Q3. What are the factors affecting productivity.

Ans. Following are the factors affecting productivity:

  • a. Technological Development: The amount of technological growth in every industry is determined by technical elements such as the degree of mechanization, technical know-how, raw materials, layout, and the methods and techniques of work. 
  • b. Individual Factors: Individual characteristics like knowledge, skill, and attitude also have an impact on an industry’s production. 
  • c. Organization Factors: Organizational factors include different actions the organization has taken to maintain better labour relations, such as delegating and decentralizing authority, participative management, worker involvement in management, organizational effectiveness, proper personnel policies relating to selection, placement, promotion, wage salary levels, incentives, merit rating, job evaluation, training and provision for two-way communication, supervision, etc. These aspects affect motivation as well. 
  • d. Work Environment: Industrial psychologists and human engineers have underlined the significance of a healthy work environment and comfortable working circumstances. A better work environment guarantees the best comfort at work through better lighting and ventilation, enhanced safety equipment, reduced noise, the introduction of appropriate rest breaks, etc.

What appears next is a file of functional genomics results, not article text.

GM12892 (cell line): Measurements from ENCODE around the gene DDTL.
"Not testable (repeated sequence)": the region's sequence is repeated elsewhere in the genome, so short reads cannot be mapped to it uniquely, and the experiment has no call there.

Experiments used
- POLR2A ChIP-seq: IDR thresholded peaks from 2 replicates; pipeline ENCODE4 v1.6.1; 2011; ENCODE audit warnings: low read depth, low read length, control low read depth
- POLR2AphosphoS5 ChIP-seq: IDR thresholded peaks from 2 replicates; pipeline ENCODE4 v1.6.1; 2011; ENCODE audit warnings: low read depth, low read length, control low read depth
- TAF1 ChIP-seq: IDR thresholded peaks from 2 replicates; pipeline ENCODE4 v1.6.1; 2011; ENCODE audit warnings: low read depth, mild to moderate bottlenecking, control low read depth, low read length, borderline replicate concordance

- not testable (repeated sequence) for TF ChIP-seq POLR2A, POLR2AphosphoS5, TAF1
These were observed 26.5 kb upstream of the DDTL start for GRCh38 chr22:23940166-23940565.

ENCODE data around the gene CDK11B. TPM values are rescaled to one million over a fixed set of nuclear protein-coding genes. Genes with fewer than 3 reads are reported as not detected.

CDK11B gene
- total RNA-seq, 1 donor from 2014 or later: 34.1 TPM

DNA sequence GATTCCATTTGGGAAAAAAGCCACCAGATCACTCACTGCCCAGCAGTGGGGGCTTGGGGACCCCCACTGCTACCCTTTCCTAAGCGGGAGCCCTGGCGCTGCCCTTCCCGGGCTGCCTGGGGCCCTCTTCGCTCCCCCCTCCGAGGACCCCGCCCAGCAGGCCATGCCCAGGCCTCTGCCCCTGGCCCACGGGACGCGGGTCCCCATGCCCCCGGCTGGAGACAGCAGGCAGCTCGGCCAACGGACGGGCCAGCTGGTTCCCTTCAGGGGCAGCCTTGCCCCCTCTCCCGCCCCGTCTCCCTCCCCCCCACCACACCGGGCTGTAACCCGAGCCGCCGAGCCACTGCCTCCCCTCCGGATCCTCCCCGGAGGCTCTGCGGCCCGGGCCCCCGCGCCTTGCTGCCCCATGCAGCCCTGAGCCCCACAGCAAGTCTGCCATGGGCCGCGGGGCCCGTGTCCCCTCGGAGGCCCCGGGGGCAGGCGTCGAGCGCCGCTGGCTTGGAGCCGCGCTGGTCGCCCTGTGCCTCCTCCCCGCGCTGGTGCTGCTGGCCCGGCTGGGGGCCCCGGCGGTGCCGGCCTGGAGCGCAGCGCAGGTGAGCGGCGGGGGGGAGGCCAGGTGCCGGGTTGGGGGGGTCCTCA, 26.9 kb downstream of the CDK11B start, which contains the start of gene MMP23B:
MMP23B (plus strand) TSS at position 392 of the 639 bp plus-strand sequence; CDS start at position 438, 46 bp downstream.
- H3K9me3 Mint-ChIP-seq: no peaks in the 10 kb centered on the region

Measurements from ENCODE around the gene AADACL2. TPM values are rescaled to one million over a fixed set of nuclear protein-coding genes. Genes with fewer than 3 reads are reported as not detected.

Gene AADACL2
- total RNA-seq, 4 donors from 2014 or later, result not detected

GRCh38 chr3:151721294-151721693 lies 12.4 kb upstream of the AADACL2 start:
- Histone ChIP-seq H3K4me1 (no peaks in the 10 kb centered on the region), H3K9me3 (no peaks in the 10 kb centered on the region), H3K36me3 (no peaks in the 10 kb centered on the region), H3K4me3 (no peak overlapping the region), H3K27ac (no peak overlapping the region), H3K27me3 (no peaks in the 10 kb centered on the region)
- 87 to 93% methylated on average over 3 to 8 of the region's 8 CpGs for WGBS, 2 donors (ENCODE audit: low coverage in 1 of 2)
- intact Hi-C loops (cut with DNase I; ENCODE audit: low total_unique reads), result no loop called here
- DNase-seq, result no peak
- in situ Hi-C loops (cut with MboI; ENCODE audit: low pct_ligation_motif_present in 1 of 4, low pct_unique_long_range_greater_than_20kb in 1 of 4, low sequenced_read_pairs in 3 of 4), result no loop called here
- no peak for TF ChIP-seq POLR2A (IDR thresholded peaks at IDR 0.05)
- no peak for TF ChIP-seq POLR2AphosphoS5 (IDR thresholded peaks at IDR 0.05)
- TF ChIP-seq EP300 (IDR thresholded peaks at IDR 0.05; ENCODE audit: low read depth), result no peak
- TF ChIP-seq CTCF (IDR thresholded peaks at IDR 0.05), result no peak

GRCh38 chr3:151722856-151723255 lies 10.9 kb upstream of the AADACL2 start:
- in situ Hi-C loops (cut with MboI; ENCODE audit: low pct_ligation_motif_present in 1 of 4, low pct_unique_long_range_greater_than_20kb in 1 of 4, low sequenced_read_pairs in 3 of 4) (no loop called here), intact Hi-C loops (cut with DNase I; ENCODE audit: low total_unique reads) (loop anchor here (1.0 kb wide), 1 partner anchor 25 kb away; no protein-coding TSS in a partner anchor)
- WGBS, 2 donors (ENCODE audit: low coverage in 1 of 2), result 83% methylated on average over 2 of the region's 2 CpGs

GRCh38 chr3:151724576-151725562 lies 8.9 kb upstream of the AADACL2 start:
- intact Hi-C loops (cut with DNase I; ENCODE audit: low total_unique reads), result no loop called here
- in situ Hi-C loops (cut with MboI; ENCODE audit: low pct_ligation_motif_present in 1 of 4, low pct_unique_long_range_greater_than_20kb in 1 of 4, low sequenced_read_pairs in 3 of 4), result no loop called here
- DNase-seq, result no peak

Q3. Explain facility location or plant location. Write the factors considered for the selection of a site.

Ans. A. Facility Location or Plant Location:

  • 1. Choosing a suitable location for the plant or factory to begin operations is referred to as choosing a plant location.
  • 2. The issue of plant location appears when a new factory is established or when an existing facility is expanded.
  • 3. Plant location involves two main activities:  
    • i. Selection of suitable geographic region.
    • ii. Selection of specific site in that region. 

B. Factors Considered for the Selection of a Site: Following factors are considered while selecting a site for a plant:

  • a. Nearness to Raw Material: The cost of transportation will be significant if the raw materials are large and weighty. So, it is usually preferable to position the facility close to the raw material supply.